What do popular meat product labels mean?
Grilling is as much a part of summer as the beach or baseball. But whether you prefer charcoal, gas, or hardwood, one question remains —– what are you cooking? You might think it’s just pork or beef, but there may be more going on with your favorite protein than you think. Do you know what words like grass-fed, organic, and natural mean when you see them on your meat product labels?
These days, food labels, including those on fresh products like meat, include a full glossary of words that may not officially mean what you’d think. Below are some common terms you’ll find and their definitions to help you properly select the items for your next grill session.
Consumers usually assume that beef with this label came from cows who only ate a traditional diet of grass —– not corn or other processed feed. And in many instances, this is correct. While the USDA does review and approve applications from farms who want to use the term, “grass-fed” has been dropped as an official food definition; because all cows eat grass when grazing, it could be argued that all cows are grass-fed, and so the government decided the designation was too difficult to legally manage.
Made With Organic:
Some products are made with a mix of organic and non-organic products, but the manufacturers want to make sure you know about the organic ones! The “Made With Organic XXXX” label means that the overall product you are buying (for example, sausage) must contain at least 70 percent certified organic ingredients (not including salt or water) and all ingredients must be produced without GMOs or other prohibited substances such as most synthetic pesticides. So if your sausage boasts “Made With Organic Chicken,” the chicken and possibly a few other smaller ingredients are organic, while other ingredients, like perhaps the spices, are not. The ingredients section of the food label should break down which ones exactly for you.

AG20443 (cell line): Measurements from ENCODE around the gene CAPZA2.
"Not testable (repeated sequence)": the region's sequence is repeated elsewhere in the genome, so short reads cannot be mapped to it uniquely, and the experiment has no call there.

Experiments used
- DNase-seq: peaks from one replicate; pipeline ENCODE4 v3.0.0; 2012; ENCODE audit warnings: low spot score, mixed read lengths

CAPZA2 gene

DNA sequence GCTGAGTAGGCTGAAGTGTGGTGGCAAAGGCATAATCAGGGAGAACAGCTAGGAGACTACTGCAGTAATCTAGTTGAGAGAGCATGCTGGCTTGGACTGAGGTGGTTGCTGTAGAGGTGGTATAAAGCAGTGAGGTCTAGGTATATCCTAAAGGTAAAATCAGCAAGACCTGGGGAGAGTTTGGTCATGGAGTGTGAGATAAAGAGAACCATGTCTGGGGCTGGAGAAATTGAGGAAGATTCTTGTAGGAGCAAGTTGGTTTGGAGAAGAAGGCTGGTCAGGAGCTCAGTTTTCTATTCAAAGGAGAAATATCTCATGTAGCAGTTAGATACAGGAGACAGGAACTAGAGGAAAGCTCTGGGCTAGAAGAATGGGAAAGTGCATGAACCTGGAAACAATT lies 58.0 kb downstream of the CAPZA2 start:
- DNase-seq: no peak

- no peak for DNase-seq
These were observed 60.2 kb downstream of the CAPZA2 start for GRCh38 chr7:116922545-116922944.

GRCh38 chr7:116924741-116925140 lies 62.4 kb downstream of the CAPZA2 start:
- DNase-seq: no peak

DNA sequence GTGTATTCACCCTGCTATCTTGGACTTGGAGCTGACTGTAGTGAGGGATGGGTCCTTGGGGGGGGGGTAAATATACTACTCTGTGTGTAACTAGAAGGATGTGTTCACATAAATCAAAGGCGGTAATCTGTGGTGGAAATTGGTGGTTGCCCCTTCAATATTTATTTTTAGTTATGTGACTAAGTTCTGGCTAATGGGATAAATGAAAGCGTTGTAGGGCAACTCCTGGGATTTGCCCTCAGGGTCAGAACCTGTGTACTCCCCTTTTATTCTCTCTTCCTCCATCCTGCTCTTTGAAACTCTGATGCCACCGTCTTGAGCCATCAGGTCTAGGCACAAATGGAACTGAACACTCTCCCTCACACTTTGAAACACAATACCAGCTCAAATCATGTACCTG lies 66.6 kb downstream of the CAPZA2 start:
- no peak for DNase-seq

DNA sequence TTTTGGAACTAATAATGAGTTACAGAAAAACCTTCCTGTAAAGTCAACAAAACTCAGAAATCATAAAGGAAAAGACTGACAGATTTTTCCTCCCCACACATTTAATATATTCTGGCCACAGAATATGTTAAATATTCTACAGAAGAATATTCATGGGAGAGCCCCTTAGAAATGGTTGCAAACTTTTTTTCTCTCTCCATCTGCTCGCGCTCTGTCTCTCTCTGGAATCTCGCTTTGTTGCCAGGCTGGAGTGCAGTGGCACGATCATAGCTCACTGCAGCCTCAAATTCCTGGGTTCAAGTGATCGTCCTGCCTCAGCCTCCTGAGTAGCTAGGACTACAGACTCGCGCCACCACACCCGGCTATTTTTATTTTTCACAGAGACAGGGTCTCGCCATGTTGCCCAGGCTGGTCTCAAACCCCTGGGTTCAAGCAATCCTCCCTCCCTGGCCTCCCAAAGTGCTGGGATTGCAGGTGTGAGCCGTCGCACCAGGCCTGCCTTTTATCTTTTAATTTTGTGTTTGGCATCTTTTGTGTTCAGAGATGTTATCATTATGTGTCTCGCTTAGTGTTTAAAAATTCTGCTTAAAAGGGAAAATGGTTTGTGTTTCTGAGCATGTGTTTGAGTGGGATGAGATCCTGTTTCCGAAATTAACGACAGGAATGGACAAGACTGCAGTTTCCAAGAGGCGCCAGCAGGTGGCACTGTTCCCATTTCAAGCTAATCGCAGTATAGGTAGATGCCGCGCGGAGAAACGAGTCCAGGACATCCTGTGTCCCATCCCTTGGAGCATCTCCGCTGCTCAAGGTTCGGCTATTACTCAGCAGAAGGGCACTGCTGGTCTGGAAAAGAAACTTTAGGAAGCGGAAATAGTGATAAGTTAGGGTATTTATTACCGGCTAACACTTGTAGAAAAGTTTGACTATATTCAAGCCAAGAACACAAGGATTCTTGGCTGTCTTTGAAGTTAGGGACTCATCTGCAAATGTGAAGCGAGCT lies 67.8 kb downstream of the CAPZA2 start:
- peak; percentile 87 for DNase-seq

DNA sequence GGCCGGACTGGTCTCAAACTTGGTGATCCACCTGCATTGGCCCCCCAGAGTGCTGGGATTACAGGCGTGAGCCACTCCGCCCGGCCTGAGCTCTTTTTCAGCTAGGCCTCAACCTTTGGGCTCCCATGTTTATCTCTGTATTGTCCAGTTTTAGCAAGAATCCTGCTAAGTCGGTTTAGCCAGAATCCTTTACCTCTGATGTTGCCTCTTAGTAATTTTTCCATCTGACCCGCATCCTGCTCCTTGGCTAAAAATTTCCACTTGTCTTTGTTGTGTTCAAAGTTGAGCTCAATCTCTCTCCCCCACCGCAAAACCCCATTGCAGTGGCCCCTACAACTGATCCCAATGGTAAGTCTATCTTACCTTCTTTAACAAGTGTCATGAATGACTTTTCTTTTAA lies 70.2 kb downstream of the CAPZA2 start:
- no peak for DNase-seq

The USDA does not have set rules for what can and cannot be considered “natural,” but because of how often manufacturers are using the label, there are current discussions occurring that may create stricter use of the term in the future. In the meantime, natural is assumed to mean the product does not have added color, artificial flavors, or synthetic substances. Because this is not regulated, still read the ingredients to be sure the product meets your personal standards.
No Added Hormones:
This term has been popping up on chicken labels lately, and for good reason —– as consumers trend toward healthier options, who would want hormone-laden drumsticks? But the truth is that it’s all a marketing ploy —– it’s illegal to give chickens or pigs being raised as food hormone treatments. So the package with the label has just as few hormones as the package without it, but perhaps a higher price tag to trick you. That said, cows may be given hormones, so look for this label on your beef.
Unlike hormones, antibiotics are legally allowed to be given to livestock to prevent the spread of viruses like Staphylococcus, Salmonella, and E.coli. The USDA allows the use of this term on packages of meat coming from farms that have been able to show documentation that they did not treat their animals with antibiotics. However, these animals may have still received other medications.
For more information on the official definitions of popular meat product labels, visit the USDA website.
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